It was another calm day, with initially an annoying persistant drizzle and everyone decided to start on the feeder again, except Richie who fished the waggler 'up-in-the-water'. In the past we've had catches approaching 50lbs on this lake fishing a 6m pole, so this was maybe not a bad idea.

We all started well again, but as with the previous day catches tailed off (except for Dave who caught steadily all day). I tried fishing the pole but because we were fishing further back than normal I was unable to get far enough over the first shelf and kept getting snagged up. I went back on the feeder and for some reason started catching again, if we'd stayed another hour I probably would have overtaken Dave.
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This gives you an idea of how high the lake was - where Dave's stood is normally dry-land.

Dave ended up with the top weight of 33lb 9oz, including this 3lb bream.
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I had just over 29lbs of skimmers and hybrids
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Richie caught 24lbs on the waggler with Peter managing 13lbs and Josh 9lbs.

After packing up at Drumlona, we decided to split up the following day, I wanted to fish Bream Island on White Lake, where I've had some excellent catches in the past, whilst the rest of the lads decided to concentrate on Killyvaghan. We split up to go and prebait and then met up again at our favourite Irish boozer, the Ducome Inn on the shores of Lough Lisnalong.

The following day dawned with blue skies, a hot sun and little or no wind - not exactly ideal bream fishing conditions. I wasn't too concerned though, I fished this peg opposite Bream Island in almost identical conditions four years ago and caught just over 100lbs.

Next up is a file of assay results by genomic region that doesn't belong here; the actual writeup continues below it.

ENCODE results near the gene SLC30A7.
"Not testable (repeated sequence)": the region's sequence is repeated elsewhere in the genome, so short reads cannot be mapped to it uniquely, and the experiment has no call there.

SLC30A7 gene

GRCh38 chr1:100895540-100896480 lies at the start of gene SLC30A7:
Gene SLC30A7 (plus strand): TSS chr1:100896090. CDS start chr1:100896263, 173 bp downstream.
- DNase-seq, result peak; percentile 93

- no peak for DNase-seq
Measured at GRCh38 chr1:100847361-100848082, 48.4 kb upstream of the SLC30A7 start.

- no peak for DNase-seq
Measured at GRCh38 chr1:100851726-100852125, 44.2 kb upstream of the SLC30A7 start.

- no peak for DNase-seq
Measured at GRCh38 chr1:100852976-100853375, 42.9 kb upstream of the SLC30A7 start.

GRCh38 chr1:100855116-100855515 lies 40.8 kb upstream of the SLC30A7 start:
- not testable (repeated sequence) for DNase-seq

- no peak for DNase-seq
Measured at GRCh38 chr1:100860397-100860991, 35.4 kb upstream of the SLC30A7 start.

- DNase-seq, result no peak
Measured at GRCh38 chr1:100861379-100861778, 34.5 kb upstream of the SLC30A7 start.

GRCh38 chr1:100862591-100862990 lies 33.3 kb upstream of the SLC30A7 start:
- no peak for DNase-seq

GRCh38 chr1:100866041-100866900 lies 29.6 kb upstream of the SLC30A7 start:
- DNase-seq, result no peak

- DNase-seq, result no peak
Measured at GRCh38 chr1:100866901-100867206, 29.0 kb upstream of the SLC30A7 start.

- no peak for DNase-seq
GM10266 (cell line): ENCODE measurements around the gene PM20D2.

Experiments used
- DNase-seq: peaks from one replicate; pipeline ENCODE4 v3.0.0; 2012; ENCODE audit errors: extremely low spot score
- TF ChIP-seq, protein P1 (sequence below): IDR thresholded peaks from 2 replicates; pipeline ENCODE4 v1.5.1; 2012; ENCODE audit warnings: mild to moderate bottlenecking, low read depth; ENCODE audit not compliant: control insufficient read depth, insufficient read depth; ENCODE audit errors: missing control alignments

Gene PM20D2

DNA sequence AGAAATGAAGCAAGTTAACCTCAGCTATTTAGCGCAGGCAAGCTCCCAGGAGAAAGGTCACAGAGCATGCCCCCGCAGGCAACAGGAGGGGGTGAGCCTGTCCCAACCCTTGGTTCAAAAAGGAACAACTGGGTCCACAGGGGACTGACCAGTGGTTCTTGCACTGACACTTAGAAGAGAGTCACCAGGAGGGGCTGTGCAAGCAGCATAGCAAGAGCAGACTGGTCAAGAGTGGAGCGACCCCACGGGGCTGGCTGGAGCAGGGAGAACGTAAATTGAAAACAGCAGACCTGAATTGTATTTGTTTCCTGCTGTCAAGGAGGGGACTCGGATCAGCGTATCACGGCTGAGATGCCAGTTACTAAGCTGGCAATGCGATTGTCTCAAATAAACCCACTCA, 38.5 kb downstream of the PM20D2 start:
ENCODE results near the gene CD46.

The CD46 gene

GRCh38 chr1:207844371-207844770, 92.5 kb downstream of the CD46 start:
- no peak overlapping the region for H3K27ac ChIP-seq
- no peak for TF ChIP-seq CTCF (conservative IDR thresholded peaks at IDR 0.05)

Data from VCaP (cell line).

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We kept in touch with each other by text messages (the wonders of modern technology!)and although I'd caught a couple of bream and some skimmers, my swim died about 2.30pm and word was they'd had a few more bream at Killyvaghan. I weighed my fish and was pleased to see that I'd caught a new personal best Irish bream of 5-14, in this net totalling 20lbs 15oz.
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I had a short drive around before rejoining the others and other than a few locals fishing on Bairds Shore, there was nobody about. This was a major problem because you normally get a lot of good information from fellow anglers, especially those who are leaving. I called into the Ducome Inn to pick up some cold drinks (the temperature was now in the 70's) and arrived at Killyvaghan just in time to see Peter landing this bream.
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Shortly followed by Richie getting this one
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Peter had never caught a 'proper' Irish bream before so was understandly somewhat pleased to land 9 of them for this net full weighing 37lbs 10oz.
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Richie went one better, catching 10 for just over 40lbs
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Even Richie's son Josh got into the act, catching a 4lb bream on his first trip to Ireland, part of a 11lb total
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Dave was sat between Peter and Richie and despite casting into almost the same area had only a single bream and a skimmer for a 3lb 12oz total. He was understandably less than impressed!
I didn't particularly fancy another day on my own, so Richie said him and Josh would move over and I could drop in where he was fishing. We prebaited the pegs again and then went for a very welcome cool pint in the Ducome Inn.

Part 2 to follow soon!
 

Dave

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Great report Simon and some great photos icon_smile.gif

Can't wait for Part 2 ...


Out of all the places I've fished I have yet to fish in Ireland.... talk about wetting the appetite

Dave
 

norm

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good one mate

nice to see some bigger bream there

i only got little fellers

WHO`S PEG CAN I CAST INTO?